The 24-year-old Miss D.C. plans to undergo a double mastectomy after she struts in a bikini and flaunts her roller-skating talent. She is removing both breasts as a preventive measure to reduce her chances of developing the disease that killed her mother, grandmother and great-aunt.
"My mom would have given up every part of her body to be here for me, to watch me in the pageant," she said between dress rehearsals and preliminary competitions. "If there's something that I can do to be proactive, it might hurt my body, it might hurt my physical beauty, but I'm going to be alive."
The University of Maryland graduate said it was her father who first broached the subject, during her freshman year of college, two years after the death of her mother.
"I said, 'Dad I'm not going to do that. I like the body I have.' He got serious and said, 'Well then you're going to end up dead like your mom.' "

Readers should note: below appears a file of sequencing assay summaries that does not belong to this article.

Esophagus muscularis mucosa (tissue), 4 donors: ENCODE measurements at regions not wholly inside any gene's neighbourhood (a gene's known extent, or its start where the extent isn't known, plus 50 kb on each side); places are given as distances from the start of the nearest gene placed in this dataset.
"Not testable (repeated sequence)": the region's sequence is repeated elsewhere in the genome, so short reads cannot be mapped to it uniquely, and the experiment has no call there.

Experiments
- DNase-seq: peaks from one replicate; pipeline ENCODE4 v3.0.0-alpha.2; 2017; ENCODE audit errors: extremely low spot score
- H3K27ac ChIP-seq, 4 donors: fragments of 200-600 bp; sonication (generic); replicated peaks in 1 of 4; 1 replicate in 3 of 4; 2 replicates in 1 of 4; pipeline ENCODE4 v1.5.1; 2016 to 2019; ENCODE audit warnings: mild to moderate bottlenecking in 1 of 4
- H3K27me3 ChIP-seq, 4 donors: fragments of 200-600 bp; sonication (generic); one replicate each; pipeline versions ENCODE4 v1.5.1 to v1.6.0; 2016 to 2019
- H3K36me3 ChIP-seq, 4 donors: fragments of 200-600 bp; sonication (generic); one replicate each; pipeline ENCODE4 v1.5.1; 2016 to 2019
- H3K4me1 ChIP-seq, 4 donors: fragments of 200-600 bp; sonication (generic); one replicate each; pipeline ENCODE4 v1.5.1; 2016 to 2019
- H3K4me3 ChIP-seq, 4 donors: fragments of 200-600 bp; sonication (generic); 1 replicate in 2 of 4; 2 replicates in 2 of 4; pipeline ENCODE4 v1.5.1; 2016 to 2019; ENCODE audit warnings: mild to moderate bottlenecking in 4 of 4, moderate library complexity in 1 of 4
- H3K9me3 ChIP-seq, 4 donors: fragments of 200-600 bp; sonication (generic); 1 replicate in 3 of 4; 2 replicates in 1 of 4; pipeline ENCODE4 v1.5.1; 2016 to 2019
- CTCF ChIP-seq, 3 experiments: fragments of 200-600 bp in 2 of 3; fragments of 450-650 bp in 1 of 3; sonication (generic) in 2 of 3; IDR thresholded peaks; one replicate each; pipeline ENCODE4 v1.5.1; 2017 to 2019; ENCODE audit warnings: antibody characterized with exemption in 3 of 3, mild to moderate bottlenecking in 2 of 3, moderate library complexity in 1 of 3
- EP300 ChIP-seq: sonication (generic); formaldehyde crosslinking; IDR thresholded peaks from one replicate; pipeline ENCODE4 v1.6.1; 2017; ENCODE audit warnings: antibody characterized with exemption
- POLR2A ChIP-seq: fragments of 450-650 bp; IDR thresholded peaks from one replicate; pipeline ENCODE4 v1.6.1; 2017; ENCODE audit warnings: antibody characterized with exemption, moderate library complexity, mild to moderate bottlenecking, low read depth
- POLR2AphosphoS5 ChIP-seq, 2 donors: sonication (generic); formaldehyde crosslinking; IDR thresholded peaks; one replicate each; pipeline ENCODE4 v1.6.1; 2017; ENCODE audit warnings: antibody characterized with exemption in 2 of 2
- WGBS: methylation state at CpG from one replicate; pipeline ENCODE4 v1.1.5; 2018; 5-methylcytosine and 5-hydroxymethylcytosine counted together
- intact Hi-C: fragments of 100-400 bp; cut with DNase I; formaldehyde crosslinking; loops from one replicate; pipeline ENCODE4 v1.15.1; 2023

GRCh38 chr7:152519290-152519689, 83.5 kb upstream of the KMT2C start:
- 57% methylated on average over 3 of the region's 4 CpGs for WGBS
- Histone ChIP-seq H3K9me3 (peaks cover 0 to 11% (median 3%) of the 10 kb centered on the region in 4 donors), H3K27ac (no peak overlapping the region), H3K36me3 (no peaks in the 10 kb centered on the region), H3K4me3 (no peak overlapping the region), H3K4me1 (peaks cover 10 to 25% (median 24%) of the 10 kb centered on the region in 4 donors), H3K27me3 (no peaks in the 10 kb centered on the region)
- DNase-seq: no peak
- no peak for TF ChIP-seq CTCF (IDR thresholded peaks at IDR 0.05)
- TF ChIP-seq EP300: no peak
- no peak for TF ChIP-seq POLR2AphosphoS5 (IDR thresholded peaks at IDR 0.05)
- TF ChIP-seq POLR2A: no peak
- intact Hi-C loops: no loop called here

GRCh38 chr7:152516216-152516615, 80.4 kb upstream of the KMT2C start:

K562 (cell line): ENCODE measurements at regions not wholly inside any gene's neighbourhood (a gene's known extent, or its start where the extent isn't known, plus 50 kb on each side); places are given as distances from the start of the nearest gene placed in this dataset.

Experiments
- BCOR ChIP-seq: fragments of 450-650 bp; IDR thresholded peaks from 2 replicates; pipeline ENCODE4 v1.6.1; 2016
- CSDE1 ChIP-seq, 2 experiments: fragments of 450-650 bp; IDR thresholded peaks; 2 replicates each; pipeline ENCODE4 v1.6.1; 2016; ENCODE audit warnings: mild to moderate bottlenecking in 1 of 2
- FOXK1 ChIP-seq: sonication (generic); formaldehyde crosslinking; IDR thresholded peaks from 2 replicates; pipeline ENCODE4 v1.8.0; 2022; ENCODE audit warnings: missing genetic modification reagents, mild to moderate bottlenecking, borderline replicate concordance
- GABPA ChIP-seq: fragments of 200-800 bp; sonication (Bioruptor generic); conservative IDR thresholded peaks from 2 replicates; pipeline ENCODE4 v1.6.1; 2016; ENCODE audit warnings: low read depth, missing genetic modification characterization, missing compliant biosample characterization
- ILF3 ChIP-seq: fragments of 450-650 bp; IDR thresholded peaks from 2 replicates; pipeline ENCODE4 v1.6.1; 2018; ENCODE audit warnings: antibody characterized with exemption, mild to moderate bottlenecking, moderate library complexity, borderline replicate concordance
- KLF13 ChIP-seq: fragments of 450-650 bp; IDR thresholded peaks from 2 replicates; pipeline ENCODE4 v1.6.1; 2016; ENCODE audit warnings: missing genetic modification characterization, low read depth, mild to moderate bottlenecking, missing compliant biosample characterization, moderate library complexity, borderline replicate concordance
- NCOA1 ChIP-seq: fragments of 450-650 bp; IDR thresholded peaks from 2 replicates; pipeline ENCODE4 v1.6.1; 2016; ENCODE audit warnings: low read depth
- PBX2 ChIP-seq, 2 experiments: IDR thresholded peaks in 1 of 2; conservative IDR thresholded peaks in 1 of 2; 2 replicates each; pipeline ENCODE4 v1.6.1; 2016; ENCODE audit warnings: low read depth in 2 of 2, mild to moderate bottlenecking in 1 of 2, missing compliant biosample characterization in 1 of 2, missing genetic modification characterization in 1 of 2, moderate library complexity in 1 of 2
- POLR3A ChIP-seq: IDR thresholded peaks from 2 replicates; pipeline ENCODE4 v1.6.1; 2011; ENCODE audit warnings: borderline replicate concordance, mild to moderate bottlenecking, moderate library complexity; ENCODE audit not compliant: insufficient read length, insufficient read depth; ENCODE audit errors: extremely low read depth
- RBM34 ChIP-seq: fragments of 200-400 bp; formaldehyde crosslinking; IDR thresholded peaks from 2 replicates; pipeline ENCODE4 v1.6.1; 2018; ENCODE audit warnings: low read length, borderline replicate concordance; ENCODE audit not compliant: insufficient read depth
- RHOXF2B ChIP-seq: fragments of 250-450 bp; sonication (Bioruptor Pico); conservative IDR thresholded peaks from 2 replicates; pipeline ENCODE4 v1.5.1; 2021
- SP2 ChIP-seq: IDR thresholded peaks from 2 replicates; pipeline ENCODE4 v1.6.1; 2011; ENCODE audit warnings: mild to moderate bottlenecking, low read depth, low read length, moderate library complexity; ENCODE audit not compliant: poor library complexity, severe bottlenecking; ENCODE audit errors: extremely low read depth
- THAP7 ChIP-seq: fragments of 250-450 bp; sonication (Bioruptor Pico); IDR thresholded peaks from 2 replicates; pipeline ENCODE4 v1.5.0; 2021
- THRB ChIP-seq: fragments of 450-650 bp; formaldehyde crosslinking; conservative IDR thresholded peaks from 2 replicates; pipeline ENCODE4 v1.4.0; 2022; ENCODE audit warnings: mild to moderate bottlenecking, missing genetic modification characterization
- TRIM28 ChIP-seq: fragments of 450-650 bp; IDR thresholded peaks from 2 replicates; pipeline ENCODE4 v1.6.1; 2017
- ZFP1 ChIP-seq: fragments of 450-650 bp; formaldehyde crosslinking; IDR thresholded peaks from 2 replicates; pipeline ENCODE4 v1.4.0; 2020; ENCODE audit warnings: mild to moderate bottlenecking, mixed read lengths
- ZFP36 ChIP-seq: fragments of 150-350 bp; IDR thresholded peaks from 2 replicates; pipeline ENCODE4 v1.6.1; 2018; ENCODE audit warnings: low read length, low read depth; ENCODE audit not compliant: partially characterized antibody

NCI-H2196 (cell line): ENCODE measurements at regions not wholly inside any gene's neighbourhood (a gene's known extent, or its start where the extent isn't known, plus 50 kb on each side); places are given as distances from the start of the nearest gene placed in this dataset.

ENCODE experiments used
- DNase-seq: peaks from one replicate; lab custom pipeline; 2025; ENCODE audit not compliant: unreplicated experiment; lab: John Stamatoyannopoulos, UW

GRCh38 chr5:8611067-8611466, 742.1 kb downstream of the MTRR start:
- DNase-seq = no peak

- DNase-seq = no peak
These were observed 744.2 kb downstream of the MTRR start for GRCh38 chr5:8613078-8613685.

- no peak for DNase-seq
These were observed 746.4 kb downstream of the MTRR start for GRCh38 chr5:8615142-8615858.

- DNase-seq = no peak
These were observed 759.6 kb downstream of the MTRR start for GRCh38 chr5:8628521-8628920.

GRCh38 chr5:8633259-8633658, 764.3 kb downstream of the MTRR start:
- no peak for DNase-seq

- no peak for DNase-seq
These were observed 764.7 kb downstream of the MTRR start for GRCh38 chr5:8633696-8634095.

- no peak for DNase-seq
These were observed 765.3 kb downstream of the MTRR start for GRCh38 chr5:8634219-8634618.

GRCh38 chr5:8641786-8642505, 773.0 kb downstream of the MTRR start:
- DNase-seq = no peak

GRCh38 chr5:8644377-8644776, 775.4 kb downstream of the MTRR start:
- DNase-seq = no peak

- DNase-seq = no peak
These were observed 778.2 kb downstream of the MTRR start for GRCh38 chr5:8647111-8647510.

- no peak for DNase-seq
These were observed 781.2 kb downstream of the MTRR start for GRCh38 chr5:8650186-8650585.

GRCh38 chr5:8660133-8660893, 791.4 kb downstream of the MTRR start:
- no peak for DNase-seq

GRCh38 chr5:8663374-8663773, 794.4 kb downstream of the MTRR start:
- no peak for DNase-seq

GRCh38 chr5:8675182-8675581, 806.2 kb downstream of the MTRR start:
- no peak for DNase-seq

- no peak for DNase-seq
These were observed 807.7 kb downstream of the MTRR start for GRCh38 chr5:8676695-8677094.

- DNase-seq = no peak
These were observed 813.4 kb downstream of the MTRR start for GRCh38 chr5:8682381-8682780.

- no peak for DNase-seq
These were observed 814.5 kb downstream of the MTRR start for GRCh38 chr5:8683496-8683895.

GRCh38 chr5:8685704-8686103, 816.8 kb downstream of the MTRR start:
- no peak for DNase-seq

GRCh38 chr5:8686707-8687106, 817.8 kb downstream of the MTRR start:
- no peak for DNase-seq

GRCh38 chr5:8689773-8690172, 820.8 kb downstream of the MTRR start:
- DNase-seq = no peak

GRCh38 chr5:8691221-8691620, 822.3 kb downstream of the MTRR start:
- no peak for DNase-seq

Her mother, Judy Rose, had one breast removed in her 20s, but waited until she was 47 to remove the other one.
"That's when they found she had a stage three tumor in her breast," Rose said. "And that's why for me, I'm not going to wait."
She plans to have reconstructive surgery.
Preventive surgery is a "very reasonable" choice for someone with Rose's family history and a genetic predisposition, said Patricia Ganz, director of Cancer Prevention at the Jonsson Comprehensive Cancer Center in Los Angeles.
"I've seen young women have it done, and they have great peace of mind," she said.
Others disagree. For someone in her early 20s to have the procedure is "very unusual," said Todd Tuttle, chief of surgical oncology at the University of Minnesota.
Sandra Swain, medical director of Washington Cancer Institute in Washington, D.C., fears that women who have lost family members to breast cancer could take Rose's example too literally.
"We're seen a rise in prophylactic mastectomies and a lot of it is not for a medical reason; it is because of fear and anxiety," she said.